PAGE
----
Oral vaccines offer significant benefits due to the ease of administration, better patient compliance and non-invasive, needle-free administration. However, this route is marred by the harsh gastro intestinal environment which is detrimental to many vaccine formats. To address this, a range of delivery systems have been considered including bilosomes; these are bilayer vesicles constructed from non-ionic surfactants combined with the inclusion of bile salts which can stabilize the vesicles in the gastro intestinal tract by preventing membrane destabilization. The aim of this study was to investigate the effect of formulation parameters on bilosome carriers using Design of Experiments to select an appropriate formulation to assess in vivo. Bilosomes were constructed from monopalmitoylglycerol, cholesterol, dicetyl phosphate and sodium deoxycholate at different blends ratios. The optimized bilosome formulation was identified and the potential of this formulation as an oral vaccine delivery system were assessed in biodistribution and vaccine efficacy studies. Results showed that the larger bilosomes vesicles (~6 µm versus 2 µm in diameter) increased uptake within the Peyer's patches and were able to reduce median temperature differential change and promote a reduction in viral cell load in an influenza challenge study.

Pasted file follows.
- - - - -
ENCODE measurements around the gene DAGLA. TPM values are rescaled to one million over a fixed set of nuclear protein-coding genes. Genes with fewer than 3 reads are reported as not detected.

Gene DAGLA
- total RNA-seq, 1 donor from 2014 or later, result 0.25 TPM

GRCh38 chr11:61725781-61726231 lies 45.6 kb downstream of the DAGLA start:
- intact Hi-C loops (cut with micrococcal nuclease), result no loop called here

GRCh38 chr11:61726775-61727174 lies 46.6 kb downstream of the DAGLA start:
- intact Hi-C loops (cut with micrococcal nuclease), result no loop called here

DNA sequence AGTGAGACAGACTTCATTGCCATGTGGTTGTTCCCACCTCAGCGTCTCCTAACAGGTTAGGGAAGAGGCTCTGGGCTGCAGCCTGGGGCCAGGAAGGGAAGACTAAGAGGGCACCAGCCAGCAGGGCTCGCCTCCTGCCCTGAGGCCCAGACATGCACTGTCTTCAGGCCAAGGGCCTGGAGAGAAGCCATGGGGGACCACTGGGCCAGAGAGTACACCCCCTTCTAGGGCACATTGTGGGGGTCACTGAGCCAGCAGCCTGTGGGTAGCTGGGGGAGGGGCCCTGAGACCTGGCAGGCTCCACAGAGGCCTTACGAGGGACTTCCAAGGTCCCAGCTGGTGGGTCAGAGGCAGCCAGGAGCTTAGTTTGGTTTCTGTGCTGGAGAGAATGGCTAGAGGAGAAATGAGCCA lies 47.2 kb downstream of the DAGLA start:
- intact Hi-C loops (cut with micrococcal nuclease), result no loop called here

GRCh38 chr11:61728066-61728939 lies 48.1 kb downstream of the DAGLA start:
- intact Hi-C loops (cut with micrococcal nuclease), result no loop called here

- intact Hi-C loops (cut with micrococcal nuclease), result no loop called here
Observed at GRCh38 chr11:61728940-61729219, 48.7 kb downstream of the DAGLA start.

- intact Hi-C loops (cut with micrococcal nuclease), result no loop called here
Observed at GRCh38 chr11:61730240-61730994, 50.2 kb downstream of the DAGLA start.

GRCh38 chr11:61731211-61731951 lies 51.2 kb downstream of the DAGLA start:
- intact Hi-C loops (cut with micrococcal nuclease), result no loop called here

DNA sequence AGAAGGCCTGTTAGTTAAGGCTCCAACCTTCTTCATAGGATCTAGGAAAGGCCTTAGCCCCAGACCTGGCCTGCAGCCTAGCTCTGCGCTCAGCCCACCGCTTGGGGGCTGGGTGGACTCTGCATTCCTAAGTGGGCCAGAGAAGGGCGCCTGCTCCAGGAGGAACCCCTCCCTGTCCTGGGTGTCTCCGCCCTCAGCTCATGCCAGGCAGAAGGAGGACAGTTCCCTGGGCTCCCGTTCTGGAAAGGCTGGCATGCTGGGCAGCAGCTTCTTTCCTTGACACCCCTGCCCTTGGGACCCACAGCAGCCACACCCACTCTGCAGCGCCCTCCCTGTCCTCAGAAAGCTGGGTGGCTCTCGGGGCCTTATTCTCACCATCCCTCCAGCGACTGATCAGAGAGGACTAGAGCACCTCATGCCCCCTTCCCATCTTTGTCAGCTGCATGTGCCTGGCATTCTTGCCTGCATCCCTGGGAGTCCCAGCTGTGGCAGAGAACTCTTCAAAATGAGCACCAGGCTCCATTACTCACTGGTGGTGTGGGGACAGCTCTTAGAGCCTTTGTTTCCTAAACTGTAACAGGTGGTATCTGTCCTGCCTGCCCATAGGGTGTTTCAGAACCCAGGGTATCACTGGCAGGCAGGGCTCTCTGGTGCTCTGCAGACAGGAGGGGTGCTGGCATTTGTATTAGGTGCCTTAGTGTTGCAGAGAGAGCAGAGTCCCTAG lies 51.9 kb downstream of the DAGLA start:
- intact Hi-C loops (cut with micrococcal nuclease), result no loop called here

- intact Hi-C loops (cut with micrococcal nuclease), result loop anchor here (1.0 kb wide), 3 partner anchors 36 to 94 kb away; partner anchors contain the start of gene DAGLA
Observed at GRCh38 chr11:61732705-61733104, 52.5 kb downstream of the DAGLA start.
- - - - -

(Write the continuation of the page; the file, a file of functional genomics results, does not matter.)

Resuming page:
Bibliographical noteVariation Biotechnologies; BBSRC Industrial Case studentship [BB/G017948/1]
- influenza vaccine
- oral vaccine delivery
12 Jun 2013
Supervisor: Perrie, Y. (Supervisor) & Mohammed, A. (Supervisor)
Student thesis: Doctoral Thesis › Doctor of Philosophy
Wilkhu, J. S., McNeil, S. E., Anderson, D. E., & Perrie, Y. (2013). Characterization and optimization of bilosomes for oral vaccine delivery. Journal of Drug Targeting, 21(3), 291-299. https://doi.org/10.3109/1061186X.2012.747528